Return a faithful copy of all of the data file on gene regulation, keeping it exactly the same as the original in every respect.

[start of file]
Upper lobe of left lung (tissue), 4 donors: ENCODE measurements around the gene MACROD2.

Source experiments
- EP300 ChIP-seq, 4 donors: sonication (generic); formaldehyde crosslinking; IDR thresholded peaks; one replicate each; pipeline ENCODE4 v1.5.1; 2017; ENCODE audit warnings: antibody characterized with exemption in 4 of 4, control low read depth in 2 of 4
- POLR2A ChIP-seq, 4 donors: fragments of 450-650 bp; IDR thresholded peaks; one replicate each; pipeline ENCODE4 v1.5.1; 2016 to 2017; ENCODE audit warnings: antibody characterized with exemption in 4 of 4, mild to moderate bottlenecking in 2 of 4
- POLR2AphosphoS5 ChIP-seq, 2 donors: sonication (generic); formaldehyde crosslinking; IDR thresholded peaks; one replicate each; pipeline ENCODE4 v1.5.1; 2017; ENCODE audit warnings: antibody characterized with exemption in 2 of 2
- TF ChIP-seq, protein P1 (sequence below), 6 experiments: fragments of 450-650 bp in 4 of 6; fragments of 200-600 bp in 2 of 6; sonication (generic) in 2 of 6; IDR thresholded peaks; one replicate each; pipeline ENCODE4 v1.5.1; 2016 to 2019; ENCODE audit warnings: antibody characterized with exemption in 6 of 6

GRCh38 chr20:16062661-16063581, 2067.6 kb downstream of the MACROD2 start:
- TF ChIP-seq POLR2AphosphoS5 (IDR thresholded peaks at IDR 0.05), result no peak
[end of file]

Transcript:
Upper lobe of left lung (tissue), 4 donors: ENCODE measurements around the gene MACROD2.

Source experiments
- EP300 ChIP-seq, 4 donors: sonication (generic); formaldehyde crosslinking; IDR thresholded peaks; one replicate each; pipeline ENCODE4 v1.5.1; 2017; ENCODE audit warnings: antibody characterized with exemption in 4 of 4, control low read depth in 2 of 4
- POLR2A ChIP-seq, 4 donors: fragments of 450-650 bp; IDR thresholded peaks; one replicate each; pipeline ENCODE4 v1.5.1; 2016 to 2017; ENCODE audit warnings: antibody characterized with exemption in 4 of 4, mild to moderate bottlenecking in 2 of 4
- POLR2AphosphoS5 ChIP-seq, 2 donors: sonication (generic); formaldehyde crosslinking; IDR thresholded peaks; one replicate each; pipeline ENCODE4 v1.5.1; 2017; ENCODE audit warnings: antibody characterized with exemption in 2 of 2
- TF ChIP-seq, protein P1 (sequence below), 6 experiments: fragments of 450-650 bp in 4 of 6; fragments of 200-600 bp in 2 of 6; sonication (generic) in 2 of 6; IDR thresholded peaks; one replicate each; pipeline ENCODE4 v1.5.1; 2016 to 2019; ENCODE audit warnings: antibody characterized with exemption in 6 of 6

GRCh38 chr20:16062661-16063581, 2067.6 kb downstream of the MACROD2 start:
- TF ChIP-seq POLR2AphosphoS5 (IDR thresholded peaks at IDR 0.05), result no peak